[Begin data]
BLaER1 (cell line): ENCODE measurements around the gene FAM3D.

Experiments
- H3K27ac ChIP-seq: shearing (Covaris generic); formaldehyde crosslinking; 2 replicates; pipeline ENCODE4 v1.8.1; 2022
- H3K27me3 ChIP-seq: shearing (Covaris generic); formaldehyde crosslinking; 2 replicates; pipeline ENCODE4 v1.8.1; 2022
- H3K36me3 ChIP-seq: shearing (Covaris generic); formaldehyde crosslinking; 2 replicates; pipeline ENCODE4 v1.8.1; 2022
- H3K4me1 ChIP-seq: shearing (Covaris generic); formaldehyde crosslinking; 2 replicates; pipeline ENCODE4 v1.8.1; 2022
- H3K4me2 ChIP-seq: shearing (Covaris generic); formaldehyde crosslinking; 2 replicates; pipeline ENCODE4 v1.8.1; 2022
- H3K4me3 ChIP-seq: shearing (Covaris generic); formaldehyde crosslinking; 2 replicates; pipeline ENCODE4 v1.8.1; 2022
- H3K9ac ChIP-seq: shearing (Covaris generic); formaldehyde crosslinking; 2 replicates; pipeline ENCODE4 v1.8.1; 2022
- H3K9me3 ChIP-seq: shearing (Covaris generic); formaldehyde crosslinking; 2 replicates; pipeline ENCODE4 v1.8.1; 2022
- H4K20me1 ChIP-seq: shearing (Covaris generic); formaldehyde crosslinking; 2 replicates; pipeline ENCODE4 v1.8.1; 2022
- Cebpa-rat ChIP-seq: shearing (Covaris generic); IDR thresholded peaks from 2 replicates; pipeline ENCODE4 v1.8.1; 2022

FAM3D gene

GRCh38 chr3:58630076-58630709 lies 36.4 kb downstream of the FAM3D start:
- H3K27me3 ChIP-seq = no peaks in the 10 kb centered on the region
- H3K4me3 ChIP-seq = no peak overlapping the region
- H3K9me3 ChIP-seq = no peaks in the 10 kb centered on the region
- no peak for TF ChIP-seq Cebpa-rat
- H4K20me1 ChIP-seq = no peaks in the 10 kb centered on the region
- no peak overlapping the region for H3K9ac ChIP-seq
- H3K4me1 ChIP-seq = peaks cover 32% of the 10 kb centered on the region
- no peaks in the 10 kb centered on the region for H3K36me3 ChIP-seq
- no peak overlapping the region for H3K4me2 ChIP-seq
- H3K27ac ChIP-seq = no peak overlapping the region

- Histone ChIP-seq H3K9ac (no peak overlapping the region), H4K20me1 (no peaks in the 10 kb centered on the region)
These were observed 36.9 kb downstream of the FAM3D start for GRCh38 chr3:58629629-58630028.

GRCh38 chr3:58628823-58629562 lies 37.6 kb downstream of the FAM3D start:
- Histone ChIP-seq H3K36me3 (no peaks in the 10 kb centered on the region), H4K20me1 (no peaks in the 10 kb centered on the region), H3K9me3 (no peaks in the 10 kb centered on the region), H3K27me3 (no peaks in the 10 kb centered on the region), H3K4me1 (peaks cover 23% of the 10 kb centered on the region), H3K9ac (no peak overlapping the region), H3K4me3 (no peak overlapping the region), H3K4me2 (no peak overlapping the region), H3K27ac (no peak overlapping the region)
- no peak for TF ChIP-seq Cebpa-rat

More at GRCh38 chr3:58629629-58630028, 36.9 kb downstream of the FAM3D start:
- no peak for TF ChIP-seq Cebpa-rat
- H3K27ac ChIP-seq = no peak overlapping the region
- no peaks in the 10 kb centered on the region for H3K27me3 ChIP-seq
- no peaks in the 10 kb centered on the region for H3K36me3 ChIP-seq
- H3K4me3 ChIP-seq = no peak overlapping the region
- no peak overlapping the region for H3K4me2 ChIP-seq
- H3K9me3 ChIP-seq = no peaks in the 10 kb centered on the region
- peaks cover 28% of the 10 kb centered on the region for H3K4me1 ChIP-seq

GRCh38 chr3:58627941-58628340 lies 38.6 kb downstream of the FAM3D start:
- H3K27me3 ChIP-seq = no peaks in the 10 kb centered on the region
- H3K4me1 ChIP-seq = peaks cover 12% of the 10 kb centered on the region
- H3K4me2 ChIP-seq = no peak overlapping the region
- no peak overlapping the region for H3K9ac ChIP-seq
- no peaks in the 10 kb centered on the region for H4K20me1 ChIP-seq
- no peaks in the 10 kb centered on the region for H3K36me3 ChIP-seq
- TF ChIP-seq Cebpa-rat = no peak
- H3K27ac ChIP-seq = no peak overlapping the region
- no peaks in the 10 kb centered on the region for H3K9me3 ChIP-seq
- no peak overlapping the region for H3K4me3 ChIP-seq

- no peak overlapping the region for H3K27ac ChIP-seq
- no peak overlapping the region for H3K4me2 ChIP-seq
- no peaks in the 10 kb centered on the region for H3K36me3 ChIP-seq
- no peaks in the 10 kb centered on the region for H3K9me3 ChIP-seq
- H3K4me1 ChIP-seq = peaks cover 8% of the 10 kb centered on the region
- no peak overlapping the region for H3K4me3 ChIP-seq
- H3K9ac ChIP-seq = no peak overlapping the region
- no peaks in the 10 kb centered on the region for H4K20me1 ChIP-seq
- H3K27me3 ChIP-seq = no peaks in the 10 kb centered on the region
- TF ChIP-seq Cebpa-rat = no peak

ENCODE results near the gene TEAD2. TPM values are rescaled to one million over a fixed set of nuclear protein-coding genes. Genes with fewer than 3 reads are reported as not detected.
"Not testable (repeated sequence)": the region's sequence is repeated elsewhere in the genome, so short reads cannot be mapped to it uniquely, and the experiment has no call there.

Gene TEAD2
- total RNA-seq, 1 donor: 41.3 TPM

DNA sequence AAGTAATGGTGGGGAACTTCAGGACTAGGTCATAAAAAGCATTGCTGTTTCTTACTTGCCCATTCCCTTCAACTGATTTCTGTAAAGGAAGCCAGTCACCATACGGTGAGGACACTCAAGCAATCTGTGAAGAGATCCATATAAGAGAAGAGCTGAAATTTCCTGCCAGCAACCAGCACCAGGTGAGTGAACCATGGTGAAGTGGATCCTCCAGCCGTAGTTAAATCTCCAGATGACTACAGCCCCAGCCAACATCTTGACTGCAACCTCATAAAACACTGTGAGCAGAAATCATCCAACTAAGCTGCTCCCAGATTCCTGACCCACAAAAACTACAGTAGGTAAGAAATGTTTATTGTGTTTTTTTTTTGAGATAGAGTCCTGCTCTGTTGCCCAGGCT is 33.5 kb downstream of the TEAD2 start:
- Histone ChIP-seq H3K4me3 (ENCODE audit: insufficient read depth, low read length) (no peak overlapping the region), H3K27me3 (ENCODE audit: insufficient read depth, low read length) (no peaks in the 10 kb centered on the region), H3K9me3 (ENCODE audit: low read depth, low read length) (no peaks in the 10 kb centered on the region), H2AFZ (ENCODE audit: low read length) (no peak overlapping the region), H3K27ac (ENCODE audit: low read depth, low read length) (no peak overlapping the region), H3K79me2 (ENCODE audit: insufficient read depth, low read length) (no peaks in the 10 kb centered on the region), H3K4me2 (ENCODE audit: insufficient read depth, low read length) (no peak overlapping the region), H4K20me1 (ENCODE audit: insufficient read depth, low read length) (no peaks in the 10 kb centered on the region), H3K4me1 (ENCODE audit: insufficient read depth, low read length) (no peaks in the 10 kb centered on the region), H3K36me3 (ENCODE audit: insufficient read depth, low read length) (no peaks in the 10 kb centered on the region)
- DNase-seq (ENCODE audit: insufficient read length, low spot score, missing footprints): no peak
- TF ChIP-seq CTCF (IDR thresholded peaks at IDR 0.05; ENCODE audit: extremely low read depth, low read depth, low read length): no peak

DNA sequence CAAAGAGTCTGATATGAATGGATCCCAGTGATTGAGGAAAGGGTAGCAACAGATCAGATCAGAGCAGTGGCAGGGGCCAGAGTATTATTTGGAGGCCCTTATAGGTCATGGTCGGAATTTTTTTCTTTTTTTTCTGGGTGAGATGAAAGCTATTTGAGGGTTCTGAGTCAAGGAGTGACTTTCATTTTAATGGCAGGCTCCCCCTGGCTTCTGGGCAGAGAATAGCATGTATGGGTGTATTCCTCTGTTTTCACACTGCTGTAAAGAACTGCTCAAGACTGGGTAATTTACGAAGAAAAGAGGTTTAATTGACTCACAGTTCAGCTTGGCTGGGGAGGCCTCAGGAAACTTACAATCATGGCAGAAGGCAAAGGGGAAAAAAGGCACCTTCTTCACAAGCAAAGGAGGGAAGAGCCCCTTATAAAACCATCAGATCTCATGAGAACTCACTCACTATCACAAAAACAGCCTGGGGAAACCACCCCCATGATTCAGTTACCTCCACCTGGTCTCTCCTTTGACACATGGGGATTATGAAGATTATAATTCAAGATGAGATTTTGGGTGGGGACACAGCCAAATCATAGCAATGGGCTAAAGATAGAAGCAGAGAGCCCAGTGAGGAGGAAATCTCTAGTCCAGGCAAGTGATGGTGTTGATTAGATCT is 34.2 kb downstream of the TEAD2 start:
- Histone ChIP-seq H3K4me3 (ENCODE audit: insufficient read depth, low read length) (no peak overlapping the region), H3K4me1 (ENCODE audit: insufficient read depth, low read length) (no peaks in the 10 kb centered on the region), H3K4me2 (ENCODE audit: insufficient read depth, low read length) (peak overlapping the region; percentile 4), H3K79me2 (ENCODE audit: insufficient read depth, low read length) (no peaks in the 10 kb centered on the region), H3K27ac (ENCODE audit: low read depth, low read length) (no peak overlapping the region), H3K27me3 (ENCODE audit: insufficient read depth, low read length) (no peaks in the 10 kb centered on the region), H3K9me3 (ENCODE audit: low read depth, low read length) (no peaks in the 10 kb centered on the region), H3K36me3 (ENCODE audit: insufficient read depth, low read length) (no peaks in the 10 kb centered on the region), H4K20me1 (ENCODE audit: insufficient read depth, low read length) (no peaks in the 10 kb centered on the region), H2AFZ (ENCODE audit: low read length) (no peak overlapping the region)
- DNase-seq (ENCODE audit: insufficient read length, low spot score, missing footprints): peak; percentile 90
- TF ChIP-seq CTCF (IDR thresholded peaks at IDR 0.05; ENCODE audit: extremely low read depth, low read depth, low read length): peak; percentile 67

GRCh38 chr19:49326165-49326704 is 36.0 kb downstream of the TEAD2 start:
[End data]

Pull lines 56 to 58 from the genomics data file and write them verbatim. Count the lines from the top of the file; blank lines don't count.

- H3K9ac ChIP-seq = no peak overlapping the region
- no peaks in the 10 kb centered on the region for H4K20me1 ChIP-seq
- H3K27me3 ChIP-seq = no peaks in the 10 kb centered on the region